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About Haverford

The Campus

From the tree-lined approach along College Lane, the natural beauty of the Haverford campus reveals itself, with vistas, gardens, wooded areas and a 3.5-acre Duck Pond.

One of the best ways to experience the landscape is to walk the 2.25-mile Nature Trail that encircles the campus.

An Illustrious History

The Haverford campus is the oldest planned college landscape in the country. Our meticulously maintained 200 acres contain a nature trail, a Pinetum, flower gardens, and scampering black squirrels (our unofficial mascot).

The quiet beauty of the campus reflects a landscape design created in 1834 by the English gardener William Carvill, who was influenced by the landscape master Sir Humphrey Repton. A courtyard garden includes the Carvill Arch, an architectural feature from the designer's original greenhouse.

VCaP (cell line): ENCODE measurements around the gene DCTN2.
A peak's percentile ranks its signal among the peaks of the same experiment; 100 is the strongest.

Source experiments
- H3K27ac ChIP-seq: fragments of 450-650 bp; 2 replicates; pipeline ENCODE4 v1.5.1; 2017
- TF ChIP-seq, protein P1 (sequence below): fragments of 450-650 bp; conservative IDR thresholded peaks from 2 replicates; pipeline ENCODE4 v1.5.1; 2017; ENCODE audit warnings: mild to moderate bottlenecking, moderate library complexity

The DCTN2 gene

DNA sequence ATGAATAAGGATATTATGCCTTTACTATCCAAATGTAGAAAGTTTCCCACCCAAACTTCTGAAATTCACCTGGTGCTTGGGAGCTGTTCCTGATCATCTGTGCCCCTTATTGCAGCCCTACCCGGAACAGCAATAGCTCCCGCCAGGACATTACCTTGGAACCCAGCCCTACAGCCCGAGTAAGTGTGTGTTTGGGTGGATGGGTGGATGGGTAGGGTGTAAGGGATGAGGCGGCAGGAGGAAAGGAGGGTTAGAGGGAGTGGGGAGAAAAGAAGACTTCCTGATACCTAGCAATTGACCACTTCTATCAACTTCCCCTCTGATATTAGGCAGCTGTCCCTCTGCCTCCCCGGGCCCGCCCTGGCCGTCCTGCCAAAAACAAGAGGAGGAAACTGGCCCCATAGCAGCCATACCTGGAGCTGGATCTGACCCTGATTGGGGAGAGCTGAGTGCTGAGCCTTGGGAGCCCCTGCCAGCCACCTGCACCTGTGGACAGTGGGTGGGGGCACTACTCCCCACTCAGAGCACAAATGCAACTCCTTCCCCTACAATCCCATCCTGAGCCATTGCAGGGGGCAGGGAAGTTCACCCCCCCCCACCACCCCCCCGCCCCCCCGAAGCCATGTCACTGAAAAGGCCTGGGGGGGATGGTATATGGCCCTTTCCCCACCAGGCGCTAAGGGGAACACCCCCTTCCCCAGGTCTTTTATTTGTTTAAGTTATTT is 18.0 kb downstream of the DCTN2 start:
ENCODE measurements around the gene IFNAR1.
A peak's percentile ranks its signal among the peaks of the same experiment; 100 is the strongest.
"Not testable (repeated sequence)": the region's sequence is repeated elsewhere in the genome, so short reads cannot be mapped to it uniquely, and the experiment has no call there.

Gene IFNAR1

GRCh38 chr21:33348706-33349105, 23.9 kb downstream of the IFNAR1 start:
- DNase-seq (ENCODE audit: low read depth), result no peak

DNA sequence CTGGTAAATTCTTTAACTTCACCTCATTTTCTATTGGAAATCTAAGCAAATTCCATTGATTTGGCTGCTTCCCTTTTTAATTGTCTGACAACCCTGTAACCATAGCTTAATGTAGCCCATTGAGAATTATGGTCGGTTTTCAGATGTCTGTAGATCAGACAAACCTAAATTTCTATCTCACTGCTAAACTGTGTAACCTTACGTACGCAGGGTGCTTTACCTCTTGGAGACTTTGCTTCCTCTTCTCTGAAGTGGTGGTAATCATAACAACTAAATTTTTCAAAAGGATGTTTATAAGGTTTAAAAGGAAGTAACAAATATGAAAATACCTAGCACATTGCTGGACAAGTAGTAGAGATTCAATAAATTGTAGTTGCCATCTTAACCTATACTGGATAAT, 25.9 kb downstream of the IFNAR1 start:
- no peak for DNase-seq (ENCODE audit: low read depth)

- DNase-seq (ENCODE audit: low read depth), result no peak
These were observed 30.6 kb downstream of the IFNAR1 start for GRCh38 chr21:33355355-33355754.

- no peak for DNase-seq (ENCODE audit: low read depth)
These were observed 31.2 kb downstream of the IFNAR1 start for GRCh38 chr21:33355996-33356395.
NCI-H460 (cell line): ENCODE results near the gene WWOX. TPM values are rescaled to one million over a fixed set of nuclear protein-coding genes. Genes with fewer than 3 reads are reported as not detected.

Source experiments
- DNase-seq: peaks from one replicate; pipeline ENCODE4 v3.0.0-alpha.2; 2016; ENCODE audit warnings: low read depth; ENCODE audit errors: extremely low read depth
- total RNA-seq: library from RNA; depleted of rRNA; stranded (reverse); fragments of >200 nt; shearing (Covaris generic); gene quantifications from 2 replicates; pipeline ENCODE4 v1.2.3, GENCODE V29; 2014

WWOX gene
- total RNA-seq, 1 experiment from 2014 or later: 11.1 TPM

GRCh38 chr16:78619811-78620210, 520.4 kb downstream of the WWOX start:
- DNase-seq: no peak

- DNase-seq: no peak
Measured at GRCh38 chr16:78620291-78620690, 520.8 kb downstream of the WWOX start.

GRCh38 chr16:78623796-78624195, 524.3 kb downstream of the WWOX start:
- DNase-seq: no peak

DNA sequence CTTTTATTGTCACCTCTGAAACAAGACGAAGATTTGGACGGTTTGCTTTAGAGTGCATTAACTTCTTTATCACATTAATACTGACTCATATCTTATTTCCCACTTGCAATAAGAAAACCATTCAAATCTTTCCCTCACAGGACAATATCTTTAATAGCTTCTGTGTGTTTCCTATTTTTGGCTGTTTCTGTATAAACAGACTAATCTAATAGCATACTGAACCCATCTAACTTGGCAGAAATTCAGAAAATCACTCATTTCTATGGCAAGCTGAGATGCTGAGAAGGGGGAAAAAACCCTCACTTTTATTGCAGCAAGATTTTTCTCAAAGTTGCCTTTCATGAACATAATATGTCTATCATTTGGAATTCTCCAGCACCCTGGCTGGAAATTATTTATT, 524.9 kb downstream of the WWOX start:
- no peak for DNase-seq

An Arboretum Campus

Among the campus's more than 2,500 labeled trees are:

  • the Penn Treaty Elm, a descendant of the American Elm under which William Penn signed his treaty with the Native Americans in 1682
  • several of Carvill's historic trees
  • collections of oaks, beeches and maples and 19 state-champion trees.

Architectural Elegance

The 70 structures built since the founding of the College demonstrate great architectural diversity and maintain a simple elegance and openness. Recent additions include: